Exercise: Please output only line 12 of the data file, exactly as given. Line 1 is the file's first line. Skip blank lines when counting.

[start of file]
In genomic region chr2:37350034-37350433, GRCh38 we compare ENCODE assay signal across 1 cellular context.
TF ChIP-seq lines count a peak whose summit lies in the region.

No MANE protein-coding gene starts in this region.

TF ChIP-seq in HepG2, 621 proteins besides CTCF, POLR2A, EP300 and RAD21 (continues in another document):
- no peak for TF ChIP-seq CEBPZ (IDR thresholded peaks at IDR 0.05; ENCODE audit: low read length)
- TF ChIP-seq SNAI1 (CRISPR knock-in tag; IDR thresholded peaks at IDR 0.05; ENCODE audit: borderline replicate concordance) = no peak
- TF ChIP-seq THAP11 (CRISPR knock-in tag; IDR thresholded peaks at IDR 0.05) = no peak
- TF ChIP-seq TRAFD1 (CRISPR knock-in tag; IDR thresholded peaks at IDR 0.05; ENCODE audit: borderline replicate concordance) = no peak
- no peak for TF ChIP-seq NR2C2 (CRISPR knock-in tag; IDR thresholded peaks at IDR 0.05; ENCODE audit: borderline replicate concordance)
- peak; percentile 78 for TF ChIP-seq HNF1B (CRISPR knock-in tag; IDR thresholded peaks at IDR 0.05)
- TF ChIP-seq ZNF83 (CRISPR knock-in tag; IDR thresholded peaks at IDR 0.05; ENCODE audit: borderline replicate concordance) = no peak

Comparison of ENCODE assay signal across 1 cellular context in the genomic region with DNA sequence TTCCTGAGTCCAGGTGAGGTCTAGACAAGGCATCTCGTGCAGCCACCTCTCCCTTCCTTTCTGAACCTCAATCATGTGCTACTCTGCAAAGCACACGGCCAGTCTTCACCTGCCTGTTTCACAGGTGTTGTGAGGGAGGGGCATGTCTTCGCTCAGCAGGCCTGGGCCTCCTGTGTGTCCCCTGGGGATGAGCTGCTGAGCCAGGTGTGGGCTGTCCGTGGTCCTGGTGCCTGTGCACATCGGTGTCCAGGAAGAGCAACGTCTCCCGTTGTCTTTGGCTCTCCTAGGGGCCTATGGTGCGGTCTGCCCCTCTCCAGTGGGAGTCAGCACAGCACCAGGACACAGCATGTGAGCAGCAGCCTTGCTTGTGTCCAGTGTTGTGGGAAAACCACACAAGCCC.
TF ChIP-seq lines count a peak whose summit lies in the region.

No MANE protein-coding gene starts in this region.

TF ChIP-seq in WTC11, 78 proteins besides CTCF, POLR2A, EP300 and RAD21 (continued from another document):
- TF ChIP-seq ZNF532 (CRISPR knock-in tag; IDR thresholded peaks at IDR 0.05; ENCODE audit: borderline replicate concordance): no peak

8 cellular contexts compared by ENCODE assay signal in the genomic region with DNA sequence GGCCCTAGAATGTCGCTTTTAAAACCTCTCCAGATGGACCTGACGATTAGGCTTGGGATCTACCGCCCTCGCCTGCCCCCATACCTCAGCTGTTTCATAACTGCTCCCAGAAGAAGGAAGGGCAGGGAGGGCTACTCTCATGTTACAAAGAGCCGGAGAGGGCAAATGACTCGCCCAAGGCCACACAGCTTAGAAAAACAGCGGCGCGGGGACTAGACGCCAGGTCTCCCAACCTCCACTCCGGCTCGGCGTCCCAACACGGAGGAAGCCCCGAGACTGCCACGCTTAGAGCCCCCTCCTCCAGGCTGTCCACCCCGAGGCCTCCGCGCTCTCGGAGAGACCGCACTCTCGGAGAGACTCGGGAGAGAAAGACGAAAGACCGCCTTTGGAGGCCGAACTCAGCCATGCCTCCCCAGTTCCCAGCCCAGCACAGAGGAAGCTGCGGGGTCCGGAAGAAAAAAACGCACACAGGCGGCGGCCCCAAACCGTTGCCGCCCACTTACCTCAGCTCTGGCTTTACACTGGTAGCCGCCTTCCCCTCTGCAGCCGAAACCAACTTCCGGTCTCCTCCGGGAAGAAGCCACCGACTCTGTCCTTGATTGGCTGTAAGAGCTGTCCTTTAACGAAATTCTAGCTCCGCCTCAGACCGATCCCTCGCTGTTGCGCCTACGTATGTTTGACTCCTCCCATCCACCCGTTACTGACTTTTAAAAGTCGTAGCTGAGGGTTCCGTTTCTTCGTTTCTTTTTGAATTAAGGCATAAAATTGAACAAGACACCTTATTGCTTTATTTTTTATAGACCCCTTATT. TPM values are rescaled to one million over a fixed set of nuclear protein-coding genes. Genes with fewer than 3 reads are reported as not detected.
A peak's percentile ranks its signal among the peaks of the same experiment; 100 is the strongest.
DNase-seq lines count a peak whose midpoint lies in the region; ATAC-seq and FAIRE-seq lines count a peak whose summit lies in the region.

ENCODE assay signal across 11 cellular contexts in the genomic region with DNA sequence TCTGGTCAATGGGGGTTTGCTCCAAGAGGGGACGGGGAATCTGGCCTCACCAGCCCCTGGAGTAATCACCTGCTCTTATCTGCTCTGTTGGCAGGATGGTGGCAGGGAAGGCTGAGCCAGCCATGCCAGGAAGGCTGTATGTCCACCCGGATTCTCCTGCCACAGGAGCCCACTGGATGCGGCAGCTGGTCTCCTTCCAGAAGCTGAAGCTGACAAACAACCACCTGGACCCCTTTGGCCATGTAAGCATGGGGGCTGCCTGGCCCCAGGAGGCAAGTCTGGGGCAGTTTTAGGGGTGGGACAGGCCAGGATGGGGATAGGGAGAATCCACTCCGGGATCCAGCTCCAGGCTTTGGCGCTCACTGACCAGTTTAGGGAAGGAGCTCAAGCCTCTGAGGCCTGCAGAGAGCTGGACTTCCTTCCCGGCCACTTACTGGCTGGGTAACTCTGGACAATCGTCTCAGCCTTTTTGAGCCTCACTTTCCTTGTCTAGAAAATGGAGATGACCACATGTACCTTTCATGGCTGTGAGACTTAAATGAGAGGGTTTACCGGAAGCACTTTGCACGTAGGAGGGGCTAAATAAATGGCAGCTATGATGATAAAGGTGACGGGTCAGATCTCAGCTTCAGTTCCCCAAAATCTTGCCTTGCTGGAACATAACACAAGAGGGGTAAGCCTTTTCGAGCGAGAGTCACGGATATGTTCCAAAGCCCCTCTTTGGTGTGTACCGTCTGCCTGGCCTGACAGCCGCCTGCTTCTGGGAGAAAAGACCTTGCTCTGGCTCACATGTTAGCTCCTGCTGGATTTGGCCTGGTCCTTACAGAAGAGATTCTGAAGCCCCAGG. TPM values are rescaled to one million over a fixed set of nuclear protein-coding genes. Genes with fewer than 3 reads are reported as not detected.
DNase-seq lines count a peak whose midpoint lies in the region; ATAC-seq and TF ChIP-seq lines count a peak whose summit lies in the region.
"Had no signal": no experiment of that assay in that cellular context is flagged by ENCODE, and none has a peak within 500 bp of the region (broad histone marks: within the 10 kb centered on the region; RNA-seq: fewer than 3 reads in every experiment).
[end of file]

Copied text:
Comparison of ENCODE assay signal across 1 cellular context in the genomic region with DNA sequence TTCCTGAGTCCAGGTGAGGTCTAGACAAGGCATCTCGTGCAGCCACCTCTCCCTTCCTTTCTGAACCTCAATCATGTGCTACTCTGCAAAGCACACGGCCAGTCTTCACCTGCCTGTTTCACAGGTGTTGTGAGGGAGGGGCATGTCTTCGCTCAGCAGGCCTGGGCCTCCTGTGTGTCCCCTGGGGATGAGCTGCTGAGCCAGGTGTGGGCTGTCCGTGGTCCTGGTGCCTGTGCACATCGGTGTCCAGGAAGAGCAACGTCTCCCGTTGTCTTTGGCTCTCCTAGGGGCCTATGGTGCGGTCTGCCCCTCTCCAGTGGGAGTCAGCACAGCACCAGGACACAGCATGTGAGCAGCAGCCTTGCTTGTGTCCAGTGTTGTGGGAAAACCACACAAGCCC.